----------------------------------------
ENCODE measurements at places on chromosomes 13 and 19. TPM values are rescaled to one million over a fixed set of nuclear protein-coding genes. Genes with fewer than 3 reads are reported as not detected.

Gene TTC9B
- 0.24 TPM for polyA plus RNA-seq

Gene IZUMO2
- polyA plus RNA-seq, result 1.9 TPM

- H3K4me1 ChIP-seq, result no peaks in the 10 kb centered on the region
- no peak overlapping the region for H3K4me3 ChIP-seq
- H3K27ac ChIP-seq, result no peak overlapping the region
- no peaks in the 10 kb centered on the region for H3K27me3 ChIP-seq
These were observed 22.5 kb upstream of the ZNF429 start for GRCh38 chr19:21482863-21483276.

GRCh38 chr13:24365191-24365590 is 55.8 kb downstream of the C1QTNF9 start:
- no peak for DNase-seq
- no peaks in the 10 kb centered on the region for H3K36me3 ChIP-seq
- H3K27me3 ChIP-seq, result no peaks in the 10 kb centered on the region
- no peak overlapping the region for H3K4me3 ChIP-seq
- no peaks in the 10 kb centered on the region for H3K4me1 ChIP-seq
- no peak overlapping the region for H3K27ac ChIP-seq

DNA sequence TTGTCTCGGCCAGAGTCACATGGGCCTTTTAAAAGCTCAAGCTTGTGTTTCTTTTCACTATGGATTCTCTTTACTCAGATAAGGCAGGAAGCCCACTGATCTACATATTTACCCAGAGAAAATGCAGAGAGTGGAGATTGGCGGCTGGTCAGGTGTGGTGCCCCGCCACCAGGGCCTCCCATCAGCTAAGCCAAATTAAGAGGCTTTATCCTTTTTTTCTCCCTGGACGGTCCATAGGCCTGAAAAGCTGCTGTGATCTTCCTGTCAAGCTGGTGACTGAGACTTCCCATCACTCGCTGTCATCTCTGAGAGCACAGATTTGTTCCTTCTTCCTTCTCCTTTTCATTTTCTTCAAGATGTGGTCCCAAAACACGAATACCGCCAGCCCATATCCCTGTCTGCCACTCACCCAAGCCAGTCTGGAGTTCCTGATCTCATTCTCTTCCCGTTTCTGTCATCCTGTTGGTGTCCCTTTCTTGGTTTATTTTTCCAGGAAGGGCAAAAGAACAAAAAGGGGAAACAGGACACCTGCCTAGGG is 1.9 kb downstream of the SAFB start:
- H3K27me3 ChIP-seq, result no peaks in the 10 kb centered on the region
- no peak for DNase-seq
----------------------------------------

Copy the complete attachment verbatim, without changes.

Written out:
ENCODE measurements at places on chromosomes 13 and 19. TPM values are rescaled to one million over a fixed set of nuclear protein-coding genes. Genes with fewer than 3 reads are reported as not detected.

Gene TTC9B
- 0.24 TPM for polyA plus RNA-seq

Gene IZUMO2
- polyA plus RNA-seq, result 1.9 TPM

- H3K4me1 ChIP-seq, result no peaks in the 10 kb centered on the region
- no peak overlapping the region for H3K4me3 ChIP-seq
- H3K27ac ChIP-seq, result no peak overlapping the region
- no peaks in the 10 kb centered on the region for H3K27me3 ChIP-seq
These were observed 22.5 kb upstream of the ZNF429 start for GRCh38 chr19:21482863-21483276.

GRCh38 chr13:24365191-24365590 is 55.8 kb downstream of the C1QTNF9 start:
- no peak for DNase-seq
- no peaks in the 10 kb centered on the region for H3K36me3 ChIP-seq
- H3K27me3 ChIP-seq, result no peaks in the 10 kb centered on the region
- no peak overlapping the region for H3K4me3 ChIP-seq
- no peaks in the 10 kb centered on the region for H3K4me1 ChIP-seq
- no peak overlapping the region for H3K27ac ChIP-seq

DNA sequence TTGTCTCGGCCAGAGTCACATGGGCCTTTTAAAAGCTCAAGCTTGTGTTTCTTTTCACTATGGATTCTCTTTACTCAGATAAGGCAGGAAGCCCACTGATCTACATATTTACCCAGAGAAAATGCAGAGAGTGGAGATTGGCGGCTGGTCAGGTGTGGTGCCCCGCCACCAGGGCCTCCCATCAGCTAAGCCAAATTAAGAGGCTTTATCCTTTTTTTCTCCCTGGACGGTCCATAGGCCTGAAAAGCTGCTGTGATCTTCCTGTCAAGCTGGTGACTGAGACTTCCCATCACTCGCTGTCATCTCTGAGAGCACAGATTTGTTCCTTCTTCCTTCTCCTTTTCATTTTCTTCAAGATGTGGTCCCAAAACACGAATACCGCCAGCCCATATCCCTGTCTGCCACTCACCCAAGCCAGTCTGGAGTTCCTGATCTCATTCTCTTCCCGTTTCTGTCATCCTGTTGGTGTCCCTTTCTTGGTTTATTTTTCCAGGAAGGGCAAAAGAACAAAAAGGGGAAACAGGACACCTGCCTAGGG is 1.9 kb downstream of the SAFB start:
- H3K27me3 ChIP-seq, result no peaks in the 10 kb centered on the region
- no peak for DNase-seq